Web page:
Dawson's Creek

by Rachel Hyland


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It’s not a creek. It doesn’t belong to Dawson. What kind of misrepresentation is this, this title that references a fictional waterway to which a teenager lays dubious claim? And why must they always use so many big words? And analyse things so minutely? And what’s up with the blonde guy’s hair?

Yeah, yeah. Mock all you will. Clearly, you just don’t get it, and that’s fine with me. Either you can’t remember being teenagers, or none of you ever had a date. Go ahead: dissuade everyone you know from watching it, you with your nay-saying and your holier-than-thous. The less people get a chance to fall in love with my Pacey, the better.

cover art

Dawson's Creek

Creator: Columbia TriStar Television
Cast: James van der Beek, Katie Holmes, Michelle Williams, Joshua Jackson, Meredith Munroe, Kerr Smith, John Wesley Shipp, Mary-Margaret Humes
Regular airtime: Wednesdays, 8pm EST


It all began in early 1998, when Scream creator Kevin Williamson’s mid-season replacement series became the “It” show of the season. Featuring a host of unknowns—and the kid from the Mighty Ducks movies—Dawson’s Creek was the critics’ darling. Like My So-Called Life before it, and Felicity since, it was the show everyone wanted to say they championed first. Then they saw some episodes, saw where it was going, and said, “Hey, don’t these kids know any monosyllabic words? And do they have to take everything so seriously? This isn’t—horrors!—a teen soap, is it?”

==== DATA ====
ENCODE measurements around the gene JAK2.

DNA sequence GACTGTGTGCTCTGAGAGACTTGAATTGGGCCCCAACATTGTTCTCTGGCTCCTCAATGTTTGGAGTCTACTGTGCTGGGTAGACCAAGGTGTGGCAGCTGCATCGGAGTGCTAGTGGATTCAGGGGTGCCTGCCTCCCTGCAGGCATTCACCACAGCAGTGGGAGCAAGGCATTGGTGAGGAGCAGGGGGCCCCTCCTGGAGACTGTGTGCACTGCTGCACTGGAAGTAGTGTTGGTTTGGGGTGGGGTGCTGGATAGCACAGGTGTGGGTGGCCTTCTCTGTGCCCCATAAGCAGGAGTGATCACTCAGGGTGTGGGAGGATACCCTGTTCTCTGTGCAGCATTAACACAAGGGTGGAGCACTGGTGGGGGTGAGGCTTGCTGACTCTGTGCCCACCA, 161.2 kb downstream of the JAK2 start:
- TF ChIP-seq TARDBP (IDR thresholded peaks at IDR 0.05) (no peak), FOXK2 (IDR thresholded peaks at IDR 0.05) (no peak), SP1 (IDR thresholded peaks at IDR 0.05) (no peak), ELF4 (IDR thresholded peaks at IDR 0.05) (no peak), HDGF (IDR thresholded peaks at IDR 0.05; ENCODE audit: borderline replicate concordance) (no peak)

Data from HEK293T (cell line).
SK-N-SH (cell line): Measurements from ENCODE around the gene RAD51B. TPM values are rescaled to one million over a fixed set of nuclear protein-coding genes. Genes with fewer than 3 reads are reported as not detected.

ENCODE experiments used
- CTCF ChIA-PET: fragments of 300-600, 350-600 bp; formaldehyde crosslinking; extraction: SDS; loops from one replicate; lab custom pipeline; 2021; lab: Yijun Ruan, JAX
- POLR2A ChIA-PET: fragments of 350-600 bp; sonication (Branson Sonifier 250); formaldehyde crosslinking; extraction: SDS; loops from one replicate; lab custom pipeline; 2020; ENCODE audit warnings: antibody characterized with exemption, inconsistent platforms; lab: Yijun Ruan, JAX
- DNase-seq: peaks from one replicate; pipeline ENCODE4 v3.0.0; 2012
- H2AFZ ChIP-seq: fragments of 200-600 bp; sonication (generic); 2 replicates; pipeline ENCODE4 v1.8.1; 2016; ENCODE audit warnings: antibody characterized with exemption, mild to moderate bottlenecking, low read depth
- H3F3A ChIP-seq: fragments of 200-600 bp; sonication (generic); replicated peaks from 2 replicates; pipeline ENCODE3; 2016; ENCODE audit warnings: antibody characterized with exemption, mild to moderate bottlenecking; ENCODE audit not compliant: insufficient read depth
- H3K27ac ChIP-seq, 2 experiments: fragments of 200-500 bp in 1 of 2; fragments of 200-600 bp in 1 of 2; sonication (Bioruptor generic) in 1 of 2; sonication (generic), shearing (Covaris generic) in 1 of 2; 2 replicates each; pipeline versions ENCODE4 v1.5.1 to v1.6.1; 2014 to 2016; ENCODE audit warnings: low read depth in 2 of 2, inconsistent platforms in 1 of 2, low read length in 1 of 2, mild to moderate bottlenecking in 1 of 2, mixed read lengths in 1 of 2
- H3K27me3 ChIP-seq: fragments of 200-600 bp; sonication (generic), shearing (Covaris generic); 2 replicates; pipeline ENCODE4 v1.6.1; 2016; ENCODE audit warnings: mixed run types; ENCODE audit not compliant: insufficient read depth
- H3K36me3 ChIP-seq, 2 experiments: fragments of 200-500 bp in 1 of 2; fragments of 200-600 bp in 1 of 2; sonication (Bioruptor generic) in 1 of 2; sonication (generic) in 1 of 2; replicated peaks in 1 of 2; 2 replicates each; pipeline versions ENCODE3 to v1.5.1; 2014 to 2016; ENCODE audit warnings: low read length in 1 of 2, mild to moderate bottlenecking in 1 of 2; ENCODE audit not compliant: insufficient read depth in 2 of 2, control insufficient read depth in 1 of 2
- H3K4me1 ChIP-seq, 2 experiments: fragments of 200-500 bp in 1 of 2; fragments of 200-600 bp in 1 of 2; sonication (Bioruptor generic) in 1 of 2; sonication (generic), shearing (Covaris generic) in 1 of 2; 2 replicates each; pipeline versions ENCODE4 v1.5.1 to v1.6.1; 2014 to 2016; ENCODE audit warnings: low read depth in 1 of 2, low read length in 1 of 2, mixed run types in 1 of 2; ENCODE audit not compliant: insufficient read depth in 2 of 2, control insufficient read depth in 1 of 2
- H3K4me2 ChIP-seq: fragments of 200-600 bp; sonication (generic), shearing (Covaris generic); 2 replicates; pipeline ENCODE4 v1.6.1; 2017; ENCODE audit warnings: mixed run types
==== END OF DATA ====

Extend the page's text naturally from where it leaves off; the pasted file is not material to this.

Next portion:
Well, yes, it is . . . with all the complex simplicity that implies. Dawson Leery (James van der Beek) is a small town boy who lives his life through movies, thinking only of the day when he can create them like his hero, Spielberg. His two best friends are the sarcastic and lovelorn tomboy, Joey Potter (Katie Holmes), and the wise-crackin’ screw-up, Pacey Witter (Joshua Jackson). Add to this cool parents, (John Wesley Shipp and Mary-Margaret Humes), a picturesque hometown, and a generally charmed existence, and Joey’s admonition to “accept your perfect life, Dawson,” seems remarkably apt. But there’s trouble a’brewin’ in sunny Capeside when the rebellious Jennifer Lindley (Michelle Williams), temptress in a sundress, gets out of her cab and steps right into Dawson’s fevered daydreams.

Soon, Dawson is faced with the perennial Archie dilemma: the blonde or the brunette? Pacey is immersed in a heated affair with a teacher, Dawson is freaked ‘cause Cool Mom cheated on The Flash, Jen’s grandfather dies, Joey’s father is arrested, the school bitch drowns, the new kids in town are—respectively—mentally unstable, eventually gay, and blatantly diabolical, the protagonists attend dances, football games, and graduation, and they get together, break up, make up, talk, talk, and talk about it . . . and pretty much all anyone ever thinks about is sex.

But let’s forget about all that for a moment. Let’s especially forget about all-too-deathly-dull Dawson. It may allegedly be his creek, but it’s Pacey’s Stream, Pacey’s River, Pacey’s Ocean. He’s why I watch. He’s what the show’s all about: the humour, the insecurity, the insanity of our teenage years. He’s the perfect, perfectly-flawed hero.